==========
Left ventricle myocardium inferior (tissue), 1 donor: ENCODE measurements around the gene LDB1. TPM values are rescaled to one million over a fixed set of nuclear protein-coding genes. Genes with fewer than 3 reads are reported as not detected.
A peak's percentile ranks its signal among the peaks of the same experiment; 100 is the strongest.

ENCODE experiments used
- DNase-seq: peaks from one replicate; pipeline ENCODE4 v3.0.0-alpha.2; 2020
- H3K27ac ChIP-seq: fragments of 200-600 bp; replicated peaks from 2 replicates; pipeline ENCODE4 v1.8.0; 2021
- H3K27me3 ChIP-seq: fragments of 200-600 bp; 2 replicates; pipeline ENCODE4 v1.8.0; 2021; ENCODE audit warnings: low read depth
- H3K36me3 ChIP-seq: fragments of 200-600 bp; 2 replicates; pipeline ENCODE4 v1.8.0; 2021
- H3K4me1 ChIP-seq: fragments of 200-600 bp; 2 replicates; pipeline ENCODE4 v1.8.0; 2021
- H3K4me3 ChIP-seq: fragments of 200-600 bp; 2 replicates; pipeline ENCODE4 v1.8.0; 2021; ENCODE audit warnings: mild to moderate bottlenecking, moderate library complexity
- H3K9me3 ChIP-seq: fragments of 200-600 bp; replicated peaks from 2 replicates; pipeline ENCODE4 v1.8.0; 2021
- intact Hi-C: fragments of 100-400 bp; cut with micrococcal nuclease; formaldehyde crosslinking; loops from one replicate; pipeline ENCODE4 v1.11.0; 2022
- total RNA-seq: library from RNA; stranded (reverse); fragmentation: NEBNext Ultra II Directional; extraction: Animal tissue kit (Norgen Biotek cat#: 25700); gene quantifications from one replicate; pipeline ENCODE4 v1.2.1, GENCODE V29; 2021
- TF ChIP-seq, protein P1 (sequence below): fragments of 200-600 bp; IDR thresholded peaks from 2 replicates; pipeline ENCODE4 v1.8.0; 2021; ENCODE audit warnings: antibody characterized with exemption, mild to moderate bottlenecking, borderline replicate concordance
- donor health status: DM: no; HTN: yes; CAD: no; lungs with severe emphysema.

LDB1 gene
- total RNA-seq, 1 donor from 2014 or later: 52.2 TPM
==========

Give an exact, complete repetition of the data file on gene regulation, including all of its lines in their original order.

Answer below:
Left ventricle myocardium inferior (tissue), 1 donor: ENCODE measurements around the gene LDB1. TPM values are rescaled to one million over a fixed set of nuclear protein-coding genes. Genes with fewer than 3 reads are reported as not detected.
A peak's percentile ranks its signal among the peaks of the same experiment; 100 is the strongest.

ENCODE experiments used
- DNase-seq: peaks from one replicate; pipeline ENCODE4 v3.0.0-alpha.2; 2020
- H3K27ac ChIP-seq: fragments of 200-600 bp; replicated peaks from 2 replicates; pipeline ENCODE4 v1.8.0; 2021
- H3K27me3 ChIP-seq: fragments of 200-600 bp; 2 replicates; pipeline ENCODE4 v1.8.0; 2021; ENCODE audit warnings: low read depth
- H3K36me3 ChIP-seq: fragments of 200-600 bp; 2 replicates; pipeline ENCODE4 v1.8.0; 2021
- H3K4me1 ChIP-seq: fragments of 200-600 bp; 2 replicates; pipeline ENCODE4 v1.8.0; 2021
- H3K4me3 ChIP-seq: fragments of 200-600 bp; 2 replicates; pipeline ENCODE4 v1.8.0; 2021; ENCODE audit warnings: mild to moderate bottlenecking, moderate library complexity
- H3K9me3 ChIP-seq: fragments of 200-600 bp; replicated peaks from 2 replicates; pipeline ENCODE4 v1.8.0; 2021
- intact Hi-C: fragments of 100-400 bp; cut with micrococcal nuclease; formaldehyde crosslinking; loops from one replicate; pipeline ENCODE4 v1.11.0; 2022
- total RNA-seq: library from RNA; stranded (reverse); fragmentation: NEBNext Ultra II Directional; extraction: Animal tissue kit (Norgen Biotek cat#: 25700); gene quantifications from one replicate; pipeline ENCODE4 v1.2.1, GENCODE V29; 2021
- TF ChIP-seq, protein P1 (sequence below): fragments of 200-600 bp; IDR thresholded peaks from 2 replicates; pipeline ENCODE4 v1.8.0; 2021; ENCODE audit warnings: antibody characterized with exemption, mild to moderate bottlenecking, borderline replicate concordance
- donor health status: DM: no; HTN: yes; CAD: no; lungs with severe emphysema.

LDB1 gene
- total RNA-seq, 1 donor from 2014 or later: 52.2 TPM